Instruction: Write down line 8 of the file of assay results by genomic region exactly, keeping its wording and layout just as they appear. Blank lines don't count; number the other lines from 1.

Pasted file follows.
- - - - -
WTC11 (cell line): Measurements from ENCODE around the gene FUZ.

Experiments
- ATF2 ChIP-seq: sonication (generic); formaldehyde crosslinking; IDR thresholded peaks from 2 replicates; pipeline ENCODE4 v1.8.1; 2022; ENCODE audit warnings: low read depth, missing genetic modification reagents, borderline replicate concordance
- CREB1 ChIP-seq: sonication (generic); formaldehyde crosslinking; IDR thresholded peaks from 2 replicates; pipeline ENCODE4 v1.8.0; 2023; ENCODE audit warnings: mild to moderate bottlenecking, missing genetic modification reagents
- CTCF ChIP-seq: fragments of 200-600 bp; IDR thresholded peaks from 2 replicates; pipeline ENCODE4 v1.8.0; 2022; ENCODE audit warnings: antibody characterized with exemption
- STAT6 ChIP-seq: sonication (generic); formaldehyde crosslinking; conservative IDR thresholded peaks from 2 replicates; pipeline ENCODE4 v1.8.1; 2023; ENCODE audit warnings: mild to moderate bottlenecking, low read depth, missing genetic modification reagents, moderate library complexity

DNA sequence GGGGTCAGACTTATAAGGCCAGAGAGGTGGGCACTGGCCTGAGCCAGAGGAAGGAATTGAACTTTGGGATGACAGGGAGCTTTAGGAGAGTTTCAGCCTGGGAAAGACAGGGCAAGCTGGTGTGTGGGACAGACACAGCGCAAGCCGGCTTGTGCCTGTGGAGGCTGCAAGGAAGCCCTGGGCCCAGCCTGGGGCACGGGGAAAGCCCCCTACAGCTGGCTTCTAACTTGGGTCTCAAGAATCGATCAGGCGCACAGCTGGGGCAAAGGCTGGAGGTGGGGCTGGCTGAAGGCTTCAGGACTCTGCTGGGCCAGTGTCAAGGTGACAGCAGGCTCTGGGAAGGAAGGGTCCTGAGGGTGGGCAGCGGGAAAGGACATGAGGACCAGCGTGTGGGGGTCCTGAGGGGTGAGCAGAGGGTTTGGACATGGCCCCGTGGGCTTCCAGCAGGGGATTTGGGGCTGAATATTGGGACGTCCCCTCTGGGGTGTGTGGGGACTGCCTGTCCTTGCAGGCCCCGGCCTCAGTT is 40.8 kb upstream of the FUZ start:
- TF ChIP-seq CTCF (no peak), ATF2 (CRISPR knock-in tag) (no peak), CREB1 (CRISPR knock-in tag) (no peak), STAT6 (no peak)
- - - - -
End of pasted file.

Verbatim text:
- TF ChIP-seq CTCF (no peak), ATF2 (CRISPR knock-in tag) (no peak), CREB1 (CRISPR knock-in tag) (no peak), STAT6 (no peak)